Dew slowly approaches the small beast and sitting next to it reaches out her left hand and gently strokes its body. Rather than reacting defensively, the little creature appears to relax further, closing its eyes in seeming enjoyment of Dew’s attention. The entire family is transfixed; while small insects still can be seen, larger animal life is so diminished that its appearance is surprising. Dew draws closer to it, and it comfortably crawls into her lap and promptly falls asleep.
The presence of such a life form marks a moment of restoration, and although unknown to Pierre, represents his tremendous success, the start of a reversal of the global collapse of animal populations and a new beginning in providing a diversity of life and the restoration of the health of the planet. As it is, the population of Homo sapiens and the commensurate stress, now largely eliminated, of supporting the appetites of seven billion-plus people placed on the natural world, has already given the earth a chance to recover. The planet’s adaptive, self-correcting system is complex; given enough time it has always recovered enough equilibrium to support life in a diversity of forms. Time will tell whether new hybrid plant/animal species like botanicus become dominant.
A rustling in the nearby bushes breaks the silence, and four much smaller, green-skinned, four-legged creatures emitting high-pitched, squealing sounds emerge into the clearing. Hopping off Dew’s lap, the larger greenish, “pig” makes its way to the smaller ones. They greet each other by pressing their snouts together, seat themselves in a sunny patch and proceed to lick the rain droplets off each other’s skin.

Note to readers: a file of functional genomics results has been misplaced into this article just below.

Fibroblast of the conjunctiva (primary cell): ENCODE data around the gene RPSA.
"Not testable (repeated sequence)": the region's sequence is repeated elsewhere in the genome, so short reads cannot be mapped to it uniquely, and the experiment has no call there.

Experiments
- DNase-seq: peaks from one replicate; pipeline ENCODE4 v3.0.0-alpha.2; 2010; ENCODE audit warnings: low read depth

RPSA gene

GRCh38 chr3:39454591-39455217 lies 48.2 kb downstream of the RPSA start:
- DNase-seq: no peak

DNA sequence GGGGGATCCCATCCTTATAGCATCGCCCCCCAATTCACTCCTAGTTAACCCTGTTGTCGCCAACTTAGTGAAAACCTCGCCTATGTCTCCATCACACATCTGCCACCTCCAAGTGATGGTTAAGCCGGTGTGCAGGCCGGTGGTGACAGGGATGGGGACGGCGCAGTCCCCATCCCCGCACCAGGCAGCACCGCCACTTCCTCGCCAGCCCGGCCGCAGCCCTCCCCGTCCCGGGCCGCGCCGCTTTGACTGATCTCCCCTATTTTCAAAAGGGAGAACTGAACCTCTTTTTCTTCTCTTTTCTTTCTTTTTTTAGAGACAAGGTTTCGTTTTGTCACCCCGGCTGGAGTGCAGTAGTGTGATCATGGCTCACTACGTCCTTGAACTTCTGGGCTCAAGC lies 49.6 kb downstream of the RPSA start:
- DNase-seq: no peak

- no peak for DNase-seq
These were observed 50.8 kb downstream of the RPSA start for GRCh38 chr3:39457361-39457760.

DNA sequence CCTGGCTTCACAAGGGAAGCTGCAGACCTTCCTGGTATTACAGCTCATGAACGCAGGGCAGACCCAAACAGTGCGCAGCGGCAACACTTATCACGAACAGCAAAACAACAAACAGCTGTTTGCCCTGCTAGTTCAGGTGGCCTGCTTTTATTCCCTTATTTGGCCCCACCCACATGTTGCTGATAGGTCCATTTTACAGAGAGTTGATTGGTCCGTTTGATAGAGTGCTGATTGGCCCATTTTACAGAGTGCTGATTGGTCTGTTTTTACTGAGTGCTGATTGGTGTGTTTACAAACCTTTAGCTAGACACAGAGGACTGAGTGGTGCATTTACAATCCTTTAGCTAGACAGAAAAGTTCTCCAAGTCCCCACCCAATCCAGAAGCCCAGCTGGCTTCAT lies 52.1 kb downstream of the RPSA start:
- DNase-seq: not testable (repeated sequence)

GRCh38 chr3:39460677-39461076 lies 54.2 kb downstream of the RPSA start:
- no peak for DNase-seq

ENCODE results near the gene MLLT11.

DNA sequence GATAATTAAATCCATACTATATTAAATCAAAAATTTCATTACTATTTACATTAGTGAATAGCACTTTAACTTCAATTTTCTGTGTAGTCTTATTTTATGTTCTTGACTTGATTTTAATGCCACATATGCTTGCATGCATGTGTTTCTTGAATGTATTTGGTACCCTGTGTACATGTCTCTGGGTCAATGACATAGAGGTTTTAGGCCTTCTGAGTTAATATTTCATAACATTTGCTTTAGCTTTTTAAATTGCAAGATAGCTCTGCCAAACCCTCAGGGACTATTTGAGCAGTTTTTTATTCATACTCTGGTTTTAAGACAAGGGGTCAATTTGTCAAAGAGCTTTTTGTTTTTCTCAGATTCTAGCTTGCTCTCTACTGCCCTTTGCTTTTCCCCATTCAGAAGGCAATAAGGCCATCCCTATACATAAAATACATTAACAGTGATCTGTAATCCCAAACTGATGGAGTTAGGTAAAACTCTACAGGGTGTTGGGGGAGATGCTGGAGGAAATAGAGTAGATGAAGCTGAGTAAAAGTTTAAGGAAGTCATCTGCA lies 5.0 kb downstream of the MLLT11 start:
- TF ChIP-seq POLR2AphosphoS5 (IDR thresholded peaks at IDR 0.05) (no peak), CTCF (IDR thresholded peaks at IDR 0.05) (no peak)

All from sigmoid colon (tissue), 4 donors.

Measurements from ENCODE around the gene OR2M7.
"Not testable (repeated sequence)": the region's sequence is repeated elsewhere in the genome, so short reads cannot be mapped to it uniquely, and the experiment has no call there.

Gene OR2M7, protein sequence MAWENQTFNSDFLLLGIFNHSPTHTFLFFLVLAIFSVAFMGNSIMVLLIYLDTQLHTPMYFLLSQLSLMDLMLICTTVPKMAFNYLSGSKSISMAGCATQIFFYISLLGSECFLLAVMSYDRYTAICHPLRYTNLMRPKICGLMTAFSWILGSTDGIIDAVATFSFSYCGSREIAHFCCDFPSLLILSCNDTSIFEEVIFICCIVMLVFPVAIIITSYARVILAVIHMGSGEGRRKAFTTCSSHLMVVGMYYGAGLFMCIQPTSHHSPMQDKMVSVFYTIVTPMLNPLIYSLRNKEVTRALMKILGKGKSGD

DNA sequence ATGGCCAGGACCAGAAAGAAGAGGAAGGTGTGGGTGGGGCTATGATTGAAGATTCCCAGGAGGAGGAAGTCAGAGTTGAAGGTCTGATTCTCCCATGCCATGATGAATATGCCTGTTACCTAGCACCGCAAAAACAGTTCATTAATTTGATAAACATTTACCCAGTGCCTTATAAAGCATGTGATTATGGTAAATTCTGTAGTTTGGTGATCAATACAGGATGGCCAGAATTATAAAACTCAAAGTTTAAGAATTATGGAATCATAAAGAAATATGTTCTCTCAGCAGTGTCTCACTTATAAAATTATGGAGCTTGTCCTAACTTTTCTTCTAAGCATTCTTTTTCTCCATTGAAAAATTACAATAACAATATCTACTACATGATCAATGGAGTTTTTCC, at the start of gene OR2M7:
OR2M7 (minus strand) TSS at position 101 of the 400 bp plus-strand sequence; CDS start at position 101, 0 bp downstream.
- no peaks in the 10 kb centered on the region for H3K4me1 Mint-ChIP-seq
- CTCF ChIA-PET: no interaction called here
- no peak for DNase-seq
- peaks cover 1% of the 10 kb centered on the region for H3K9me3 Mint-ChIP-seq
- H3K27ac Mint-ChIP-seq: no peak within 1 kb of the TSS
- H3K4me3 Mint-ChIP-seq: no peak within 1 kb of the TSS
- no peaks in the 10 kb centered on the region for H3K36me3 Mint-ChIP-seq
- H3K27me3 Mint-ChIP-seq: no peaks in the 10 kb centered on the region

This is all new to the botanicus clan; they have never seen anything like this before, and they are fascinated, silently observing what they instinctually feel are green cousins, which of course they are, sharing some of the same genetic alterations developed by Pierre Gittleman.
Even Jens, the oldest of the group is deeply moved. Pierre and Len had informed him of the enormous changes being wrought by climate change, the world-wide animal extinctions and the loss of habitat, and once he left Halifax, he expected he’d inhabit a quiet world emptied of wildlife. Yet, sitting here before him was evidence that other beings, hybrid beings like himself, were already adapting and thriving in this changed world.
Saha breaks the silence. “I think we should welcome the new members of our family,” she suggests. Let’s sing.” They gather in a circle surrounding the green “pigs,” hold hands and begin to softly coo. “AhhhOooooB, AhhhOooooB,” they repeat, breaking into harmonies. Suddenly, as if on cue, the “pigs” join in with their squealing, and everyone breaks out into laughter, bright colors, and smiles. “Now that was something! We are one body!” Saha exclaims. “Please, let’s begin again.” They do, and within a few minutes the little creatures join in once more. Suddenly, more sounds are heard from within the bushes surrounding them, as if the forest itself has come alive. “AhhhOooooB,” they coo, “AhhhOooooB.”
One thought on “Being Green”
A pleasure to read. It’s my bedtime story.